The real estate crowdfunding platform Fundrise recently posted an unusual offering on its website. The opportunity involved a chance to invest in a residential property “located in Mars’ up-and-coming Red Hill Neighborhood.”
Fundrise’s website extolled the benefits of that “Mars Colony Offering,” promising infinite returns for a minimum investment of $1,000.
While the offering was, in fact, an elaborate April Fools’ Day joke, it captured the sense of possibility that’s gripped the real estate tech scene.
In the last three years, the real estate world has seen a veritable boom in the number of tech start-ups. And while many of those firms have made headlines for their splashy entrées onto the real estate scene, some are clearly pulling ahead as others are trailing.
This month, The Real Deal ranked those start-ups based on how much venture capital they’ve raised. The data — gathered from CRE/Tech Intersect and Crunchbase, which both track start-ups — includes companies based in New York City as well as those that do business here.
TRD focused on firms that are using novel technologies to change the way the industry operates. So while start-ups like the office-sharing firm WeWork and the residential brokerage Compass, which have raised $362 million and $73 million respectively, have competed for venture capital dollars, they were excluded because they’re not primarily tech companies.
Fundrise took the top spot with $41 million raised since it launched in 2010. It was followed by shared-office search platform LiquidSpace, which raised $26.2 million, and California-based Patch of Land, another crowdfunder, which raised $24.9 million.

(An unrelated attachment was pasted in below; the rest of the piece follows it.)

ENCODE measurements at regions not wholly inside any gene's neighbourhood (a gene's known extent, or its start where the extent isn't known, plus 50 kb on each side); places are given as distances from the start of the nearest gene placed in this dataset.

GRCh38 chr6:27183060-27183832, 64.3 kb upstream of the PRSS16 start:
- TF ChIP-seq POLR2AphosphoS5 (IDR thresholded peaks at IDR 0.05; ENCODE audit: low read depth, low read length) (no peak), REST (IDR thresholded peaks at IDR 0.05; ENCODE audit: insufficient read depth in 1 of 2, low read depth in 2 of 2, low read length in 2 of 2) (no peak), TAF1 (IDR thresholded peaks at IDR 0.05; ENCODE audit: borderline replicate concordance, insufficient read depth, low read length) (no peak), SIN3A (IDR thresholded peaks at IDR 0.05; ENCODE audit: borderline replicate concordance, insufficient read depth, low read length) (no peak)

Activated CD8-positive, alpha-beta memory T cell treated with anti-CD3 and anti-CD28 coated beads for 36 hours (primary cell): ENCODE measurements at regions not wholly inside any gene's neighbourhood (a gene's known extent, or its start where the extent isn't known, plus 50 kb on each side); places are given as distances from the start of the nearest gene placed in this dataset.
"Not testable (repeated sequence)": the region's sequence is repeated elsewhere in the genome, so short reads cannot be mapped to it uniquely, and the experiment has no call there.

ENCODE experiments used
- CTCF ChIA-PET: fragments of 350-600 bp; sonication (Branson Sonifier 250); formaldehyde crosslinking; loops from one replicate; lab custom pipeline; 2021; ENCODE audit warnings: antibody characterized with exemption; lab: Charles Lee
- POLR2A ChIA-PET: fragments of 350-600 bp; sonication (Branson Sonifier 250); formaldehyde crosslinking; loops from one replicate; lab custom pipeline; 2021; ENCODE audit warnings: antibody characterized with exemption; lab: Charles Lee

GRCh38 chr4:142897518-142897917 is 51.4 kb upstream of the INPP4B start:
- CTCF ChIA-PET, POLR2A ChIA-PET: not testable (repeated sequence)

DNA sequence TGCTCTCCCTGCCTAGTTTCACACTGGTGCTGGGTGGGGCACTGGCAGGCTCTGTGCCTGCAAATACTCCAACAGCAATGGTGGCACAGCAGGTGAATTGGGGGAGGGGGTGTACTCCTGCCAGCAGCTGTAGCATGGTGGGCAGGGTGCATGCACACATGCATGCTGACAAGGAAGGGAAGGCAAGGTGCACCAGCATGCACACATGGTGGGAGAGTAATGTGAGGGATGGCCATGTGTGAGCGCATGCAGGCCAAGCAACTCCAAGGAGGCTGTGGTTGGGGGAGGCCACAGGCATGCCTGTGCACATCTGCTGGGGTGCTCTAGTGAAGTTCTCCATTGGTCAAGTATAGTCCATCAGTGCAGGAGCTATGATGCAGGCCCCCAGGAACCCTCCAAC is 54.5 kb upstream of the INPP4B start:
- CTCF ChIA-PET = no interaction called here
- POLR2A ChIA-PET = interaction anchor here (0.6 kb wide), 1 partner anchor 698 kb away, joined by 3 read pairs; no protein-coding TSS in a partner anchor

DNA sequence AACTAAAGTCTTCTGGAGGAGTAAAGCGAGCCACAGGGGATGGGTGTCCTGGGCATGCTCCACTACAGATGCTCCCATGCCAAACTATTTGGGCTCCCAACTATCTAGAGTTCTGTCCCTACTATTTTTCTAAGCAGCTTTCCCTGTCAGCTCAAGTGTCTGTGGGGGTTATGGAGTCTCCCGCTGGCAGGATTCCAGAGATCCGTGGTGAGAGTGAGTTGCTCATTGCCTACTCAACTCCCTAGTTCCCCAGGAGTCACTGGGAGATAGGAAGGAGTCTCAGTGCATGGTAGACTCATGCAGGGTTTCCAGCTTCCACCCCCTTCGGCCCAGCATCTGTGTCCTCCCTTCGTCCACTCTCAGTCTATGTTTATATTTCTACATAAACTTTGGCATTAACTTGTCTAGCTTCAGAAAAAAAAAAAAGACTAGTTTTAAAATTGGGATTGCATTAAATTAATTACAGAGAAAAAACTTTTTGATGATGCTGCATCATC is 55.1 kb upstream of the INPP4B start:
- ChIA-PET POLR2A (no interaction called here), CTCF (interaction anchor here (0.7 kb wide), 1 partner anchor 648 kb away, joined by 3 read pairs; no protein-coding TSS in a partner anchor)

Cadre, a real estate investment platform backed by Jared and Joshua Kushner, ranked fourth with $18.3 million raised, while Reonomy, which offers detailed information on commercial properties, rounded out the top five with $17.9 million raised.
Some well-known tech start-ups like New York-based crowdfunding firm Prodigy Network didn’t make the list because they haven’t raised significant venture capital in the U.S.
While the real estate industry has long been known for its resistance to technological innovation, these firms are looking to fundamentally transform the way the industry operates — from the way real estate players access information to the way properties are bought and sold. And they are all harboring hopes of becoming the next billion-dollar company.
But as the number of start-ups has exploded, so has the sense that many of them will fail.
“There is only a finite number of firms that can be profitable,” said Sam Chandan, head of Manhattan-based Chandan Economics. The question currently preoccupying the real estate industry is: which firms will survive?
Finding the void
For all new companies — whether they’re making pickles or selling financial products — the key to success is usually finding a void in the marketplace. According to TRD’s ranking, that also holds true with real estate tech firms.
Companies that focus on finance and on providing information to the commercial community have raised the most start-up money, while residential-focused start-ups are noticeably absent from the list.
The explanation, according to insiders, is that commercial real estate has been starved of technological innovation, leaving a huge hole for start-ups to fill.
“Commercial real estate is one of the largest markets in the world, and it has been behind the curve” in terms of technological innovation, said Jordan Bettman, a senior principal at Bain Capital Ventures, a venture capital firm that’s invested a number of tech start-ups, including Reonomy.
On the residential side, the barrier for entry is higher, sources said. That’s because websites like Zillow and Trulia, which are now part of the same company, already cornered the market for online residential listings information.